Now, though, we're trying to connect the people in key areas with the district government, and the district government with the provincial one.  The Afghans have their own ways for these connections to work, but since ISAF has essentially been running the show out here for so long, the Afghan ways are more than a bit rusty.  So we're using our programs to loosen things up.  The villages decide what they need most (a well, a road, a school, whatever), and send their request up to the district development committee, which is a group of elders from around the district.  They consider the request, and if they approve it, send it on to the appropriate ministry in Kandahar.  That's the theory.  In practice, well, as I said, it's a bit rusty.  So we also have our various program managers (some military, some USAID) consider the requests, and carry out the ones that can be done within our guidelines.  This way, the villages see a benefit from working with the district government.

Does it work?  Well, yes, pretty much, but only when done as part of a larger effort that involves security, and only when graft and corruption are kept within Afghan-normal bounds.  The districts to the east, around Kandahar City, have used this approach over the past two years.  Most areas in them are pretty quiet now and the people are concerned with more routine things.  I'm seeing fierce arguments and divisions over charges that so-and-so is incompetent, that another guy doesn't come to work, or a third charges too much for services and is lining his own pocket.  All of which means that the Taliban is not in control of those districts anymore.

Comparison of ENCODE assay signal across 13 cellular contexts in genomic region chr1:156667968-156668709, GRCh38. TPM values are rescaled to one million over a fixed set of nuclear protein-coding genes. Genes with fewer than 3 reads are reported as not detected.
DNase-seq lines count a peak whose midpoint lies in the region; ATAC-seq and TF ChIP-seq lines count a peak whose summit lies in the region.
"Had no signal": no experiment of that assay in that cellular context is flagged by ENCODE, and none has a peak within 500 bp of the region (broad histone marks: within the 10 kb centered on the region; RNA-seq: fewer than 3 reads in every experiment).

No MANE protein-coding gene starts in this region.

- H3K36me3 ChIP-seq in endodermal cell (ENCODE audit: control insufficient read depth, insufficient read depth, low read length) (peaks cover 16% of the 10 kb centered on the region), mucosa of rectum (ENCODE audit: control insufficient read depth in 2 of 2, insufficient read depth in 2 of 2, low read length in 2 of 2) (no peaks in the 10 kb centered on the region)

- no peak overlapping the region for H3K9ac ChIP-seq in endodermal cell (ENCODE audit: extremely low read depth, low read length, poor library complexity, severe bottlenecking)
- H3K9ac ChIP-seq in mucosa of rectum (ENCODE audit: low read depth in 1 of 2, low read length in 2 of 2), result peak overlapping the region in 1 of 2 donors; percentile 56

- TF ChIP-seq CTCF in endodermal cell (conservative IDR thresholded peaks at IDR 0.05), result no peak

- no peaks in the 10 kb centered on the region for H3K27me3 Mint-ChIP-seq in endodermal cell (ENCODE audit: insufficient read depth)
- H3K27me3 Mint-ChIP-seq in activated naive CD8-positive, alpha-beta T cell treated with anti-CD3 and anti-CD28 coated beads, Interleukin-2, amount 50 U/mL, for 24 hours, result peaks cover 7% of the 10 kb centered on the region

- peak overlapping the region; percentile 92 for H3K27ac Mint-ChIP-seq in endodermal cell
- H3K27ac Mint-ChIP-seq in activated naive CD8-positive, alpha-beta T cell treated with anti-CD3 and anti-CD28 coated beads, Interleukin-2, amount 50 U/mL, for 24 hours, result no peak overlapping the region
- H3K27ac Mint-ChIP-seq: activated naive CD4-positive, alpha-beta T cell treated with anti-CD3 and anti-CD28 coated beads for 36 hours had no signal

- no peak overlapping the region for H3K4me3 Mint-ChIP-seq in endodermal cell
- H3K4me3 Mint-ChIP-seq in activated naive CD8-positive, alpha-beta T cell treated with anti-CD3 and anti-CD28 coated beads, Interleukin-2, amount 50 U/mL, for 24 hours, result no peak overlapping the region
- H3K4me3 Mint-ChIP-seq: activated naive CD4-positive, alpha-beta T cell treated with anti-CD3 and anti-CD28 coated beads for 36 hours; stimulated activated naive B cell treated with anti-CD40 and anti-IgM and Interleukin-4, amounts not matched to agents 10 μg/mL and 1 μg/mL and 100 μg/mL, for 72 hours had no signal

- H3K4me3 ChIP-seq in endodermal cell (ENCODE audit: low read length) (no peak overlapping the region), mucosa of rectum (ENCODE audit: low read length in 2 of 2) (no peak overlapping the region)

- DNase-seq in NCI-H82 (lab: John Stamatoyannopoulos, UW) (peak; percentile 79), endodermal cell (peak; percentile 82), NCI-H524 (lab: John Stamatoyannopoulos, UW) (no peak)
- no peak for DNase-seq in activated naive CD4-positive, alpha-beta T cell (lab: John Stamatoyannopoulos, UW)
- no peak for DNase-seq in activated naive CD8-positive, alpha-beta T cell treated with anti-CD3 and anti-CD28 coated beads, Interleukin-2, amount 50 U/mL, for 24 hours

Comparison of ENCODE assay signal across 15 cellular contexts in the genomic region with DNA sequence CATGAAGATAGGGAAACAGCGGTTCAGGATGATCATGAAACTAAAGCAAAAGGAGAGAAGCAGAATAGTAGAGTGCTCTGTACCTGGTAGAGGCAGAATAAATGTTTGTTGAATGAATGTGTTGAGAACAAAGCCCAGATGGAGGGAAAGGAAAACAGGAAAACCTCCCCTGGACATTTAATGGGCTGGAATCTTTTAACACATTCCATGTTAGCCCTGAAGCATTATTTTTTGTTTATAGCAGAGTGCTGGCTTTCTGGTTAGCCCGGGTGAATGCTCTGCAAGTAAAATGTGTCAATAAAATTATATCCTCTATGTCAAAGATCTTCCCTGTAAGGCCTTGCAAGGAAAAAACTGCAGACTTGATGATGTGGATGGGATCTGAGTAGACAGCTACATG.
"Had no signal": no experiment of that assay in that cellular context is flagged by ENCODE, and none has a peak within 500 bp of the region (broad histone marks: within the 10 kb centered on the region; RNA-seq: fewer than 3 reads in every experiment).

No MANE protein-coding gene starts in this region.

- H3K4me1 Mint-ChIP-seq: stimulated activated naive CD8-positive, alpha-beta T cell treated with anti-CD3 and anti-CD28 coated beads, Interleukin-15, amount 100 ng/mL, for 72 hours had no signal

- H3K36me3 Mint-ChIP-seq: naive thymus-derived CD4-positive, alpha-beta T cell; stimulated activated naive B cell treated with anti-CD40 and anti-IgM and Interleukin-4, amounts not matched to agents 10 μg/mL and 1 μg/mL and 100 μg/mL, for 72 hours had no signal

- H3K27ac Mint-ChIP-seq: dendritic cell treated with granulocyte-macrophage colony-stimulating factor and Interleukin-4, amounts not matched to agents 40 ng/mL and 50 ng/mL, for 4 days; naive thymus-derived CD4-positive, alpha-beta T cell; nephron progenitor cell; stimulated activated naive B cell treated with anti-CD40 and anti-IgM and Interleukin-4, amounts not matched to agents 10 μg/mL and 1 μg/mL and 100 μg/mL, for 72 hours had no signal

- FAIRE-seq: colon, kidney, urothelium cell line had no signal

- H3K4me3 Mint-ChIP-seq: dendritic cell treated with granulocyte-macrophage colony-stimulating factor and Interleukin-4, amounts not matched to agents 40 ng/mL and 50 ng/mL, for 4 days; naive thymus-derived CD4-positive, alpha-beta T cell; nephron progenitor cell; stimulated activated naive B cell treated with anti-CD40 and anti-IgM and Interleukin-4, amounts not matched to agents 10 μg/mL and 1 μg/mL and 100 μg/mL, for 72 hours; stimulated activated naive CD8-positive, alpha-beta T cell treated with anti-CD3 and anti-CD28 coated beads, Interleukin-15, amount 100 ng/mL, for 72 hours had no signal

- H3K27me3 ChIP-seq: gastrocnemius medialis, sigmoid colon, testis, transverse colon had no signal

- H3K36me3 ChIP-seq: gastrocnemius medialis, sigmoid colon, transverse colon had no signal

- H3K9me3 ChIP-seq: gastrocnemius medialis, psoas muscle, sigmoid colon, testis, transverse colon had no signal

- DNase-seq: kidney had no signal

Here, though, we have a long way to go.  The Taliban still controls most of this district.  The Afghan government, with ISAF support, controls some.  But we're pushing out further.  Two months ago, I went to a shura in a strategically-located village.  They basically told us to go away, that when we showed up the Taliban did, too, and they just wanted to be left in peace.  ISAF and the Afghan security forces stayed anyway.  This past week, one of the village elders told me that security was good and that now they needed projects.  That's progress.  Slow, but progress.  And we're pushing beyond that village to the next ones already.

Friday, July 13, 2012

Political Maneuvering

The Afghan political scene has been very active since my last post.  I wrote then about Mohammad Ehsan's visit to the district and the tumultuous shura that greeted him.  Since then, the Afghans have been very busy.  A new shura chairman has been appointed from outside, the old chairman has been assigned a specific task on rooting out a problem, and there may be some more shakeups pending.  As mentioned last time, a large portion of shura members had quit coming to the meetings because they didn't like the way things were going.  Now they're back.